Bertha's fix-it team hits its own delay

The contractor digging the Highway 99 tunnel says work to access the damaged machine is taking longer than expected.
The contractor digging the Highway 99 tunnel says work to access the damaged machine is taking longer than expected.

Constructing the pit needed to fix Bertha, the machine digging the Highway 99 tunnel in downtown Seattle, is taking longer than expected, the megaproject's main contractor said on Monday.

The contractor, Seattle Tunnel Partners, had anticipated completing the concrete walls of the pit this month, but now says that work will continue into late August. When completed, the access shaft will be roughly 11-stories deep.

Despite the delay, Seattle Tunnel Partners project manager Chris Dixon said that leeway in the repair schedule means it is still possible to resume tunneling at the end of March 2015, as originally planned.

"It was an aggressive schedule," Dixon said referring to the repair timeline. "We essentially had three months on the tail end for testing and commissioning, there is some float in there."

Before the approximately 83-foot wide, 120-foot deep circular shaft can be excavated, its perimeter needs to be lined with an underground wall of concrete “secant piles.” The cylindrical piles are up to 10-feet in diameter. Building the wall involves sinking a series of “primary” piles, spaced a few feet apart from one another. After the concrete on the primary piles hardens, a second overlapping set of piles is put in place to fill in each of the gaps.

Crosscut archive image.

A conceptual illustration of the repair shaft, with the modular lift tower that will be used to raise parts of the front of the machine. Image: WSDOT.

According to Dixon, the delay is arising because the subcontractor constructing the wall, Malcolm Drilling Company, Inc., has had to spend extra time busting away concrete on the primary piles in order to make space to construct the secondary piles. To create room for the secondary piles, Malcolm is using a crane to drop a giant-sized chisel attachment onto the concrete.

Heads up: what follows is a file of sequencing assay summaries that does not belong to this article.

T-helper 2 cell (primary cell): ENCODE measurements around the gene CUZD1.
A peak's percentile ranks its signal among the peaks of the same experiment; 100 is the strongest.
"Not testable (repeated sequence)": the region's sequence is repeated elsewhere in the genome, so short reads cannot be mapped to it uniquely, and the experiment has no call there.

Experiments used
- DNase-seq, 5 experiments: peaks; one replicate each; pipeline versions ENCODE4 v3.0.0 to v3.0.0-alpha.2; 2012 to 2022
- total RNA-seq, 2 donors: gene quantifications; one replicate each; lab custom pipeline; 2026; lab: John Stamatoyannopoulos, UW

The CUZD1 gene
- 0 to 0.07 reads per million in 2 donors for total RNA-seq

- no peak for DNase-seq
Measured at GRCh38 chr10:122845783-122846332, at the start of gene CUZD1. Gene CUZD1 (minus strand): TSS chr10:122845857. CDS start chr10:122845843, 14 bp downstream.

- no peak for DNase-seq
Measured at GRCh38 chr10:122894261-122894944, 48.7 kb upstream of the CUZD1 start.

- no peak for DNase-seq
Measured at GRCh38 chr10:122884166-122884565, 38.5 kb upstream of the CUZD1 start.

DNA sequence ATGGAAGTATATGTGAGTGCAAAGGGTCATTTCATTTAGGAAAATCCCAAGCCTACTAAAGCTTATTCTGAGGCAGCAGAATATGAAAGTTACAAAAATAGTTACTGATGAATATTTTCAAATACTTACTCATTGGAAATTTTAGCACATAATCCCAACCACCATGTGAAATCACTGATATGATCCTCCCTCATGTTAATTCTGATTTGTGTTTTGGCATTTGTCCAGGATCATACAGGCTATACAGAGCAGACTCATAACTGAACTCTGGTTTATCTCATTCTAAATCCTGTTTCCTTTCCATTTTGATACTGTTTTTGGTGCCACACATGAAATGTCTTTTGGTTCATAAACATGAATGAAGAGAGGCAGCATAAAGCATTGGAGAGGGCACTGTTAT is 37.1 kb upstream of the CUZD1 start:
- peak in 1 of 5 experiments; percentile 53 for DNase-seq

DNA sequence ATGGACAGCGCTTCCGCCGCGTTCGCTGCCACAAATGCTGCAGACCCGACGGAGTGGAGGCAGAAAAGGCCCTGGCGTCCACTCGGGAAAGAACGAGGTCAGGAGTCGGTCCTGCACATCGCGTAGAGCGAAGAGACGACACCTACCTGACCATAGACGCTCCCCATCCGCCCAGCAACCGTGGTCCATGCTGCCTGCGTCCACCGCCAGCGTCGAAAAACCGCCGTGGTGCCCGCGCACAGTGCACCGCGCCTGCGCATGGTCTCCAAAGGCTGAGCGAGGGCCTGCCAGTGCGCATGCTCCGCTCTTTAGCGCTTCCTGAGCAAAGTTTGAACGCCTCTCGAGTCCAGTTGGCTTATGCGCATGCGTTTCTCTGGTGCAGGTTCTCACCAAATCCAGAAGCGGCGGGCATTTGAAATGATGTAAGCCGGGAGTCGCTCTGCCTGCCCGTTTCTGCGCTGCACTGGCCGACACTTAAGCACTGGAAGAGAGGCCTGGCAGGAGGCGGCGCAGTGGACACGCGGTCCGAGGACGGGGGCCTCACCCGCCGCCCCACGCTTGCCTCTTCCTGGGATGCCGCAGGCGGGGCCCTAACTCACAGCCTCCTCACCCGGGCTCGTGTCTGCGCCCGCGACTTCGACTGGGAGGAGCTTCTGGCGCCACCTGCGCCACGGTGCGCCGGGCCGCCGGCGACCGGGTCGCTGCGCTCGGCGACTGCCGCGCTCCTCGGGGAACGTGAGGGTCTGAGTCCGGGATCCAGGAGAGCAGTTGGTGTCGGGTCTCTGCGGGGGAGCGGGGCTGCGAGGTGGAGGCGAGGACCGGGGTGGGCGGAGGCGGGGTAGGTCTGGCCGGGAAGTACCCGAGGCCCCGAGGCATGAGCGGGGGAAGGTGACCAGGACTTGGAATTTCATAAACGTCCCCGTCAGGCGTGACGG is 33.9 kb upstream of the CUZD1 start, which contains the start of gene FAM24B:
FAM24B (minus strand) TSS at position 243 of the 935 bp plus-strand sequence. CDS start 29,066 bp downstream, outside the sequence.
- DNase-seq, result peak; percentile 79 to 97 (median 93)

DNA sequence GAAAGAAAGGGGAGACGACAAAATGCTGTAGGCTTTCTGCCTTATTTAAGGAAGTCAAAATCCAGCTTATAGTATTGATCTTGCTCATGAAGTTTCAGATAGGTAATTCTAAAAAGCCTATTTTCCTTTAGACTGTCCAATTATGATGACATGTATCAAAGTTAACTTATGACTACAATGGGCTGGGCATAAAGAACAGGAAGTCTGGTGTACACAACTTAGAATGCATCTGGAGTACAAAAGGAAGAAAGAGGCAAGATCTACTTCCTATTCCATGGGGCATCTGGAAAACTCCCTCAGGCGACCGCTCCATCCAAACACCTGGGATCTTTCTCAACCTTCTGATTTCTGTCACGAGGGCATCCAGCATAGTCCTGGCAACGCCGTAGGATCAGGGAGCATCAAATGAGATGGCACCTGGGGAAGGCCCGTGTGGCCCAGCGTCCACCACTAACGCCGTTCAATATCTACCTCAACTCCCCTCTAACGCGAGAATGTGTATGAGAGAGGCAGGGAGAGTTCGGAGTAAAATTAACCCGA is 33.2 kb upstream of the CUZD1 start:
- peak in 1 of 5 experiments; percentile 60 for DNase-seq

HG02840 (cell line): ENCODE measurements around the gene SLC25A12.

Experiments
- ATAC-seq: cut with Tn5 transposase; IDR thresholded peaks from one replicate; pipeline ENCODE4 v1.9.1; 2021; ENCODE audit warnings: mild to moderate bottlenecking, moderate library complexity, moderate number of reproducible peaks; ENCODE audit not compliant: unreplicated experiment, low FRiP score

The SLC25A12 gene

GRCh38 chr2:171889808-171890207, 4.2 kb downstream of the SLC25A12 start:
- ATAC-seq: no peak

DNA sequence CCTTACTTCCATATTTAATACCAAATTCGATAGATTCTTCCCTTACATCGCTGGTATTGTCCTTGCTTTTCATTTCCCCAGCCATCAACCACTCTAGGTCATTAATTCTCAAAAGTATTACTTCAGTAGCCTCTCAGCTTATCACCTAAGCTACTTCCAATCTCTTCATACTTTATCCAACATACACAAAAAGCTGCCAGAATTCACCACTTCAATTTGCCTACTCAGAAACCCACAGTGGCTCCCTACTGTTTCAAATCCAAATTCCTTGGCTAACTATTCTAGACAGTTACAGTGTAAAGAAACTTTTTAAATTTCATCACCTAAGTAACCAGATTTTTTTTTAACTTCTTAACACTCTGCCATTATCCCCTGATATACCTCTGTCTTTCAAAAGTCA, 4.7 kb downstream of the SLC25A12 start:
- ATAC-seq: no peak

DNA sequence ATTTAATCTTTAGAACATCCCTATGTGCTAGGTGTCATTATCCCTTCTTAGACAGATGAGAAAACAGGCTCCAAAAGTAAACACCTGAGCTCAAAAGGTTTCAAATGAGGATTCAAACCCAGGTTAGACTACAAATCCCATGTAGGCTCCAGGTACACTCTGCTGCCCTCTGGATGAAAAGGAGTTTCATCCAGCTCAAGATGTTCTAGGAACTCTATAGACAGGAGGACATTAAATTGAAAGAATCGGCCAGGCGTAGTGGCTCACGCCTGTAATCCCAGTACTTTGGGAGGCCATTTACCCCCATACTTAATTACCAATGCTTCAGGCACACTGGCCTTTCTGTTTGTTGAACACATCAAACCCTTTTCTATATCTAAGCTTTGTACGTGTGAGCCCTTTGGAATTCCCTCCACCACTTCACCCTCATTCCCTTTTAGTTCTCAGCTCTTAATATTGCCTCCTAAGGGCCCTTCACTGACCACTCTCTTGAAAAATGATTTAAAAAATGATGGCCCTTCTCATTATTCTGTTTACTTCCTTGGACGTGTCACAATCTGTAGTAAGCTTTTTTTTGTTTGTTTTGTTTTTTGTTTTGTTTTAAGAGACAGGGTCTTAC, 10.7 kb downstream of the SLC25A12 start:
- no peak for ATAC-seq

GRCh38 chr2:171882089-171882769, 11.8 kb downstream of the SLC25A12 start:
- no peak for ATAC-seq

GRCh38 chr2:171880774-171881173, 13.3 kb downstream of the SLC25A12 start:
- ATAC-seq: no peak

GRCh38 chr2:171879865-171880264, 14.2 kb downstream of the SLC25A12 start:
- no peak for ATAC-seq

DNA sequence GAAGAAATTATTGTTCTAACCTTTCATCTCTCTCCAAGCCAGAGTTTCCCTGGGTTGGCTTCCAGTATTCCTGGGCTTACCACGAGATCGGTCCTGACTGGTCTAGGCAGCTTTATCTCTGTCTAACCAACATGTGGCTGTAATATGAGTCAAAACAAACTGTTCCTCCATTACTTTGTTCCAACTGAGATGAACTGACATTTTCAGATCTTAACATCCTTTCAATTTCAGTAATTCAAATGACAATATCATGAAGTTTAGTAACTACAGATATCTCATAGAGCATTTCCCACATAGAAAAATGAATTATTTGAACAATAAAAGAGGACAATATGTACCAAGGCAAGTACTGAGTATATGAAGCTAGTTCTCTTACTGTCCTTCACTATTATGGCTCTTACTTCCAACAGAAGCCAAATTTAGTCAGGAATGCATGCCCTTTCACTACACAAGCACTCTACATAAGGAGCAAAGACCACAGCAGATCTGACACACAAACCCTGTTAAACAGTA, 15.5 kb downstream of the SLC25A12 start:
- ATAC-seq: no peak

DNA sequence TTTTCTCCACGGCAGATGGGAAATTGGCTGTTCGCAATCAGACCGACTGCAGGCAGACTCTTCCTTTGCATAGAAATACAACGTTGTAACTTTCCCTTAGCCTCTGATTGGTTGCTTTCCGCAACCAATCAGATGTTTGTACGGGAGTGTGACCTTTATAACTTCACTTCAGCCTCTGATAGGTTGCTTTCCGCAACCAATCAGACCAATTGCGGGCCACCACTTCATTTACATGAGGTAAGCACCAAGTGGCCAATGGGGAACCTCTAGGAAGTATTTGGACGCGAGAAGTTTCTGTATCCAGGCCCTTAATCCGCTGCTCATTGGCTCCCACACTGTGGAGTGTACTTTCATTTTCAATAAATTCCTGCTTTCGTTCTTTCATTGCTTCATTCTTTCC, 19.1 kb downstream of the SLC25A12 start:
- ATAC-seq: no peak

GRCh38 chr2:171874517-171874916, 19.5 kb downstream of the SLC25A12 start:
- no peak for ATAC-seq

Crosscut archive image.

At right: The chisel attachment that Malcolm Drilling Company, Inc. is using to bust up concrete on the access shaft's secant piles. Image: WSDOT

"It's adding a step to the operation," Dixon said.

So far, he said, 53 of the 84 piles that will form the wall are in place.

Dixon emphasized that there are no problems with the engineering or the design of the shaft, which is being constructed between the Alaskan Way Viaduct and Pier 48, just south of South Main Street. Groundwater and water from Elliott Bay flows into the soil in the area, which includes glacial till and soft fill.

Washington State Department of Transportation program administrator, Todd Trepanier said the agency had not seen signs that Seattle Tunnel Partners would miss the March restart date, but still expressed some skepticism about the timeline for the repairs.

"We know that STP is attempting to build something here that is very sophisticated and very complicated, but that is what they signed up for," he said "Our concern is slightly elevated whenever you start using the float in the schedule."

Bertha is currently stopped 1,023 feet along the planned tunnel path, which runs about 9,000 feet between Sodo and South Lake Union.

The machine began to experience problems early last December. Subsequent inspections revealed that a set of seals that protects the machine's main bearing had failed. The main bearing allows Bertha's 57.5-foot cutter-head to spin and mine through the earth.

Seattle Tunnel Partners and Hitachi Zosen Corp., the machine's manufacturer, plan to replace the seals and the main bearing. They are also going to strengthen the front of the machine with 86 tons of steel ribs and other reinforcement parts. To complete the work, they will drive Bertha forward into the access shaft and then remove the cutter-head and other components, which all together weigh nearly 2,000 tons.  

If tunneling resumes next March, mining will have been stopped for a total of about 16 months. Seattle Tunnel Partners is aiming to have the underground roadway open for traffic by November 2016.

Whether the state will end up paying any of the costs associated with the current delay is uncertain. 

Seattle Tunnel Partners submitted a request for a preliminary amount of just over $125 million in additional compensation in March, which WSDOT denied. Using a complicated process outlined in the project's contract, the contractor has since asked the department to reconsider that denial.

Dixon said on Monday that Seattle Tunnel Partners, a partnership of Dragados USA and Tutor Perini, hopes to avoid litigation with the state over the costs.

Also unresolved is a disagreement between WSDOT and the contractor over who should pay approximately $17.6 million in costs that stem from a labor dispute with a longshoreman's union that took place last year. Dixon said that Seattle Tunnel Partners and WSDOT were still discussing those costs as well.



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